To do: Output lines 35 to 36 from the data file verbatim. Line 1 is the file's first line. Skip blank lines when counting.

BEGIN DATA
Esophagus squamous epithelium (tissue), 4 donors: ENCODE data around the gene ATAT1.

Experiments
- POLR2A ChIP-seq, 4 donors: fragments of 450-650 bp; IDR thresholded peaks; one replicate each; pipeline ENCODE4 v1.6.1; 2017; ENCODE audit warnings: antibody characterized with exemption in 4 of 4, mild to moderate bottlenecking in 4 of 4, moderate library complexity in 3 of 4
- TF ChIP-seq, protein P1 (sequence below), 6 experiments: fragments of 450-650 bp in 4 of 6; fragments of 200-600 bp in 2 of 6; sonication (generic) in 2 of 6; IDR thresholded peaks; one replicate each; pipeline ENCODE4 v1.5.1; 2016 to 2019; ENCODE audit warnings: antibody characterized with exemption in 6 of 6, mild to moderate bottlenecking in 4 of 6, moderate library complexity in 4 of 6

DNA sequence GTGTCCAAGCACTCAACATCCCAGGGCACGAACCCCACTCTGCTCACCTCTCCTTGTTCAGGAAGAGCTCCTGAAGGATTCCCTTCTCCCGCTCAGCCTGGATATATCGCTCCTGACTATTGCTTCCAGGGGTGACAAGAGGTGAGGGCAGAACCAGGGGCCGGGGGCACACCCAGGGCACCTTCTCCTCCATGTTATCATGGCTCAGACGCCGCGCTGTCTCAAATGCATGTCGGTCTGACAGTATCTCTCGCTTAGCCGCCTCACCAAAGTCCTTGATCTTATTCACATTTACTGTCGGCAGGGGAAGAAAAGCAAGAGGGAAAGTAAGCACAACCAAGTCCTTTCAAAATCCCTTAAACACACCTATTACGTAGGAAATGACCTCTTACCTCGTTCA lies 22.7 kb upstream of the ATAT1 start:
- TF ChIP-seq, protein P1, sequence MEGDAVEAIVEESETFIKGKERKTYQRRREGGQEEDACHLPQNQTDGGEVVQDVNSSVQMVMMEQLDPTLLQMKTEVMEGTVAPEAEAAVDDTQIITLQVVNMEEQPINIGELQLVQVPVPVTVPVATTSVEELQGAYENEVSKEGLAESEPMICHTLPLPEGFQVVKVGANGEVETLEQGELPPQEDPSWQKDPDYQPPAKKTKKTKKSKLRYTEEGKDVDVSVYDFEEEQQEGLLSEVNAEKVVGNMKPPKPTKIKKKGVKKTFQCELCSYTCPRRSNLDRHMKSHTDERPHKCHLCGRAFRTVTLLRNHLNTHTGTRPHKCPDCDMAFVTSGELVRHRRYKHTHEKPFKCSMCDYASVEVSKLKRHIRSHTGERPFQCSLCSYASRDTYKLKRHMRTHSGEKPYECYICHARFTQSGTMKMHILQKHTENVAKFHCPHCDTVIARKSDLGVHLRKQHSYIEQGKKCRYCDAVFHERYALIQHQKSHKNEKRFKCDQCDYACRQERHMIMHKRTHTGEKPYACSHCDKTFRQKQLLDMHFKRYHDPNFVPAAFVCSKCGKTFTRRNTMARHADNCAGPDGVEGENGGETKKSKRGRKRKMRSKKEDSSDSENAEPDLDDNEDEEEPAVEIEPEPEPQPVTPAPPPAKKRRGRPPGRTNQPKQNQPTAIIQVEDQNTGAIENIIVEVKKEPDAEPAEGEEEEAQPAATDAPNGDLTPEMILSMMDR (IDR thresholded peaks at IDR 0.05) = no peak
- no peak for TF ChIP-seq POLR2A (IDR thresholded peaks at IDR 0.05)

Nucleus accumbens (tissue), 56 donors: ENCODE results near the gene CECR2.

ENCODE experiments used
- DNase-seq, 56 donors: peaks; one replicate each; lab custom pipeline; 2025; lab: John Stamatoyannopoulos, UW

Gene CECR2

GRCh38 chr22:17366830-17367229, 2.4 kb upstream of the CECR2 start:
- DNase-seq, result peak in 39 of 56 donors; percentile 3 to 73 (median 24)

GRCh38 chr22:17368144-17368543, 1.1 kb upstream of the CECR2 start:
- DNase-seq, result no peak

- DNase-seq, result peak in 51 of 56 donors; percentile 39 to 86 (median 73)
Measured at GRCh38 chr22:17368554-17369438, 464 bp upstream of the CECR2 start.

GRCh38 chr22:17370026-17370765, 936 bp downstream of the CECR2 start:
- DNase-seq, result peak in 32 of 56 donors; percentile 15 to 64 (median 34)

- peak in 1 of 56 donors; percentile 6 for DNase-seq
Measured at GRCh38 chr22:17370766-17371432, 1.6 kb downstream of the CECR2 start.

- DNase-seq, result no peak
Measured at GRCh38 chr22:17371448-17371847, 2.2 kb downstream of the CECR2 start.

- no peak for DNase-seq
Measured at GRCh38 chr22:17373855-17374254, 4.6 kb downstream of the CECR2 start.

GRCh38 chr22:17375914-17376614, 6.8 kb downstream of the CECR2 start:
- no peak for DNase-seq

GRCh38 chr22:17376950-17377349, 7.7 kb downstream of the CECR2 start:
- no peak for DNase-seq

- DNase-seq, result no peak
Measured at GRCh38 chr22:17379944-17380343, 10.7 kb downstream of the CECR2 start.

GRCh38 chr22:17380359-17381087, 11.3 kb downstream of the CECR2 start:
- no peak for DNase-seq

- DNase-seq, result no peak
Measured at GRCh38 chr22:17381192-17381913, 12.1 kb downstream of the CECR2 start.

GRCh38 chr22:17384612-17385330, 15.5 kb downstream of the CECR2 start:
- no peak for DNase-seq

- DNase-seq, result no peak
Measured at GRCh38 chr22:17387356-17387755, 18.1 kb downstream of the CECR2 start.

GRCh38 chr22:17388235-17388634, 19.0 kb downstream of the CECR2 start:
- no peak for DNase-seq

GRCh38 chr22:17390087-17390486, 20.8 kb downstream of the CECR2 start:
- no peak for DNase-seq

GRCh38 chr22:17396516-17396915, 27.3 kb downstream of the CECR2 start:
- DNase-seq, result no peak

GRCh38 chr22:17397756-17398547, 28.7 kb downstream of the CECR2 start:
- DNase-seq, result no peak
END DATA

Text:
Measured at GRCh38 chr22:17381192-17381913, 12.1 kb downstream of the CECR2 start.

GRCh38 chr22:17384612-17385330, 15.5 kb downstream of the CECR2 start: